New education trend? District marketing schools
Published: May 7,2013
TUPELO — Noting the competition that exists when parents choose where to send their children to school, first-year Tupelo superintendent Gearl Loden has begun a campaign to aggressively market the school district.
From billboards to newspaper advertisements to a student-produced program that airs on WTVA-TV in Tupelo, the district has actively tried to share its story.
This comes after a period of turmoil during which community leaders expressed concerns that individuals were leaving Tupelo for other communities because of the school system. The TPSD also competes with Tupelo Christian Preparatory School and with homeschooling to attract or retain students.
Since assuming leadership of the district in June, Loden has worked to calm concerns and much of the turmoil has quieted. In the marketing plan, he is trying to build upon that momentum.
Loden estimates they have spent about $20,000 on various marketing efforts.
“There is a big shift in education,” Loden said. “We are in a competitive environment for the first time in education. If we don’t tell our message someone else will.
“If you look at the resources we have, they are second to none, and I want to make sure that is told not just for Tupelo but for the region.”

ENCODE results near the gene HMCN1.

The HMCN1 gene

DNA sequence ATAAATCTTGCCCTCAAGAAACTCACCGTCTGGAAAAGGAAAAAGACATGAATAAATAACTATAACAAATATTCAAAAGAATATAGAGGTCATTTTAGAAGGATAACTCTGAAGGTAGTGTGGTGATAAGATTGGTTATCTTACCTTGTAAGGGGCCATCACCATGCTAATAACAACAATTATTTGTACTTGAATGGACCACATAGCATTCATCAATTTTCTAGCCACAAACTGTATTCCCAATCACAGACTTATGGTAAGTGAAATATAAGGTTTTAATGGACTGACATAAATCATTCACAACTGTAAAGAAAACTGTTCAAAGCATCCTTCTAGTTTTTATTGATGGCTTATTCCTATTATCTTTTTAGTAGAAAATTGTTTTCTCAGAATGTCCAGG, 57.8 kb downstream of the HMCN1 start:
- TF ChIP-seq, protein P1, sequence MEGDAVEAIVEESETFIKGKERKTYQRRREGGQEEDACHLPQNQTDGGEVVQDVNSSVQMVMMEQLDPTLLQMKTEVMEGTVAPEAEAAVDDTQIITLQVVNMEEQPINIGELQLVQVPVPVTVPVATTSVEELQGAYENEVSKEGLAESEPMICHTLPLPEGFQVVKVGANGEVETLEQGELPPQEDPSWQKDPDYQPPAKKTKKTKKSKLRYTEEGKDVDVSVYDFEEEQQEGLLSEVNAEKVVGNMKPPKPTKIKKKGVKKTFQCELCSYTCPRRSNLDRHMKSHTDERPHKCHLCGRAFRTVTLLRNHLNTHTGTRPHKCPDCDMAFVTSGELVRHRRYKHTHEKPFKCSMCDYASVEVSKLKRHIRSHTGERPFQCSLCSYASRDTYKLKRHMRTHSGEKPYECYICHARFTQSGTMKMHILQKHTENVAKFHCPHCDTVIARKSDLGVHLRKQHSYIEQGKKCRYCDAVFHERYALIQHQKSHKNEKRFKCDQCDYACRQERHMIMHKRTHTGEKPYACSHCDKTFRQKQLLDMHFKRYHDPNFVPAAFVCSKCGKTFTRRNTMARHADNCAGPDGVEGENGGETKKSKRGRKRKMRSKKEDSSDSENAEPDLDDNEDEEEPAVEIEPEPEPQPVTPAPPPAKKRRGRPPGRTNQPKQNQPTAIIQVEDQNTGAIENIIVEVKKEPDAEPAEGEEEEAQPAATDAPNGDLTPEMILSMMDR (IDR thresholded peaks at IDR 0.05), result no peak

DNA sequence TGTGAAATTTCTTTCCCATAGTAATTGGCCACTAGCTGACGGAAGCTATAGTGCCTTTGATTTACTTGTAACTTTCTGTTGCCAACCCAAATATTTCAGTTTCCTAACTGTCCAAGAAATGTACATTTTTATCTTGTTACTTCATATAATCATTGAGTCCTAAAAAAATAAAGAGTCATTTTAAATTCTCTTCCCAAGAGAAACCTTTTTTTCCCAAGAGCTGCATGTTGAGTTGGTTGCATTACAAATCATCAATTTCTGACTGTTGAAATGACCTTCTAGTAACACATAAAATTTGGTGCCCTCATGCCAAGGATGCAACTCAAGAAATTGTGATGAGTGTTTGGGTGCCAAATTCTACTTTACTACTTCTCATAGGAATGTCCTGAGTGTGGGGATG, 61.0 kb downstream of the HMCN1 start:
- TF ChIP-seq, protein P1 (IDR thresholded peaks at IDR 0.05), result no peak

Efforts include TPSD yard signs distributed during the fall and 3,659 additional yard signs given to students who have made the honor roll.
“I get excited every time I drive through a neighborhood and see an honor-roll sign,” said TPSD communications director Kay Bishop. “I have heard stories about students who had never been on the honor roll say I want to do it so I can get one of those signs.”
After achieving a “High Performing” ranking from the Mississippi Department of Education in September based on student scores on state tests, the district proclaimed that message from several billboards around town.
It currently has three billboards that contain testimonials from families about their positive experiences in the school district. Two of those are located on North Gloster Street near The Mall at Barnes Crossing, and one is on West Main Street near Todd’s Big Star. Others may be coming, and Loden said many of them have been paid for by private sponsors.
The district also has begun a newspaper advertisement campaign, using ads in the Daily Journal to provide family testimonials or updates on its progress toward certain goals.
It has activated a Twitter account, (at)tupeloschools, and has created a YouTube channel.
The THS broadcast journalism class is producing a half-hour news program about the district that will air on the second Saturday of each month on WTVA’s various channels. The program, which aired for the first time in April, is also shown at the mall’s food court.
“We’d like people to know we are doing our best to educate the citizens of Tupelo and help economic development,” Loden said. “People want to come here to live, work and learn.”
The district recently printed brochures to distribute to visitors wanting to learn more about its schools. It has sent numerous surveys to various stakeholders and created anonymous online suggestion boxes for parents and teachers. The parent box has received 61 suggestions since March.
“This year, we’ve had a concerted marketing plan to reach stakeholders in different ways,” Bishop said.
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